Unexpected attraction of polarotactic water-leaving insects to matt black car surfaces: Mattness of paintwork cannot eliminate the polarized light pollution of black cars

Miklos Blaho, Tamas Herczeg, G. Kriska, Adam Egri, Denes Szaz, Alexandra Farkas, Nikolett Tarjanyi, Laszlo Czinke, Andras Barta, Gabor Horvath

Research output: Contribution to journalArticle

5 Citations (Scopus)

Abstract

The horizontally polarizing surface parts of shiny black cars (the reflection-polarization characteristics of which are similar to those of water surfaces) attract water-leaving polarotactic insects. Thus, shiny black cars are typical sources of polarized light pollution endangering water-leaving insects. A new fashion fad is to make car-bodies matt black or grey. Since rough (matt) surfaces depolarize the reflected light, one of the ways of reducing polarized light pollution is to make matt the concerned surface. Consequently, matt black/grey cars may not induce polarized light pollution, which would be an advantageous feature for environmental protection. To test this idea, we performed field experiments with horizontal shiny and matt black car-body surfaces laid on the ground. Using imaging polarimetry, in multiple-choice field experiments we investigated the attractiveness of these test surfaces to various water-leaving polarotactic insects and obtained the following results: (i) The attractiveness of black car-bodies to polarotactic insects depends in complex manner on the surface roughness (shiny, matt) and species (mayflies, dolichopodids, tabanids). (ii) Non-expectedly, the matt dark grey car finish is much more attractive to mayflies (being endangered and protected in many countries) than matt black finish. (iii) The polarized light pollution of shiny black cars usually cannot be reduced with the use of matt painting. On the basis of these, our two novel findings are that (a) matt car-paints are highly polarization reflecting, and (b) these matt paints are not suitable to repel polarotactic insects. Hence, the recent technology used to make matt the car-bodies cannot eliminate or even can enhance the attractiveness of black/grey cars to water-leaving insects. Thus, changing shiny black car painting to matt one is a disadvantageous fashion fad concerning the reduction of polarized light pollution of black vehicles.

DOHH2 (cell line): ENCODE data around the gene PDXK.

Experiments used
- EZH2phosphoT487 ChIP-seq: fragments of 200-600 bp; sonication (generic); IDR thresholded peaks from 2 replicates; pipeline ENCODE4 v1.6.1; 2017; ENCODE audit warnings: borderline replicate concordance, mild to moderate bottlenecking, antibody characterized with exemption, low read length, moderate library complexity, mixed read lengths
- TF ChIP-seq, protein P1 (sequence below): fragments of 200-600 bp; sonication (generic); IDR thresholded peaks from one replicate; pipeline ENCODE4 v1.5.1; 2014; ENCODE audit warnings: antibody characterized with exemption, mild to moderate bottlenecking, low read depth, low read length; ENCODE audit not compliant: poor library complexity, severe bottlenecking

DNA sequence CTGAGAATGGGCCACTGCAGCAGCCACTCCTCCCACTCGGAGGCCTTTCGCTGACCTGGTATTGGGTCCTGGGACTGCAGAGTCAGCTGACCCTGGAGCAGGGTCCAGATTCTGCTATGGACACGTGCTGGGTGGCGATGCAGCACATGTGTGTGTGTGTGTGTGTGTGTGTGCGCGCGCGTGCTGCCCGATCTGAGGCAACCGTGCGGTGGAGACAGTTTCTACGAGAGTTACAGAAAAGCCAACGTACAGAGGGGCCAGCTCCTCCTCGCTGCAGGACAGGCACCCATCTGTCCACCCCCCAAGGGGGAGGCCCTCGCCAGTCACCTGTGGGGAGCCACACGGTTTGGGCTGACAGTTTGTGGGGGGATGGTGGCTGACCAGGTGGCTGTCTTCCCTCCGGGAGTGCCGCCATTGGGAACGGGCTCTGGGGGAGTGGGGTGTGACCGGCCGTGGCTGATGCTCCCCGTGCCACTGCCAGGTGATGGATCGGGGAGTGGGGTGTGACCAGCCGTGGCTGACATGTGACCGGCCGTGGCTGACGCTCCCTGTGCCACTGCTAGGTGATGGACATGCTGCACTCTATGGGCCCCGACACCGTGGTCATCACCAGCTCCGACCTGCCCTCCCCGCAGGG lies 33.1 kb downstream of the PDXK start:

Original languageEnglish
Article numbere103339
JournalPLoS One
Volume9
Issue number7
DOIs
Publication statusPublished - Jul 30 2014

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polarized light
Light polarization
Insects
Pollution
Railroad cars
pollution
Light
insects
Water
Paintings
Paint
paints
water
Ephemeroptera
Water Pollution
Tabanidae
surface roughness
environmental protection
Conservation of Natural Resources
Painting

ASJC Scopus subject areas

  • Agricultural and Biological Sciences(all)
  • Biochemistry, Genetics and Molecular Biology(all)
  • Medicine(all)

Cite this

Unexpected attraction of polarotactic water-leaving insects to matt black car surfaces : Mattness of paintwork cannot eliminate the polarized light pollution of black cars. / Blaho, Miklos; Herczeg, Tamas; Kriska, G.; Egri, Adam; Szaz, Denes; Farkas, Alexandra; Tarjanyi, Nikolett; Czinke, Laszlo; Barta, Andras; Horvath, Gabor.

In: PLoS One, Vol. 9, No. 7, e103339, 30.07.2014.

Research output: Contribution to journalArticle

Blaho, Miklos ; Herczeg, Tamas ; Kriska, G. ; Egri, Adam ; Szaz, Denes ; Farkas, Alexandra ; Tarjanyi, Nikolett ; Czinke, Laszlo ; Barta, Andras ; Horvath, Gabor. / Unexpected attraction of polarotactic water-leaving insects to matt black car surfaces : Mattness of paintwork cannot eliminate the polarized light pollution of black cars. In: PLoS One. 2014 ; Vol. 9, No. 7.
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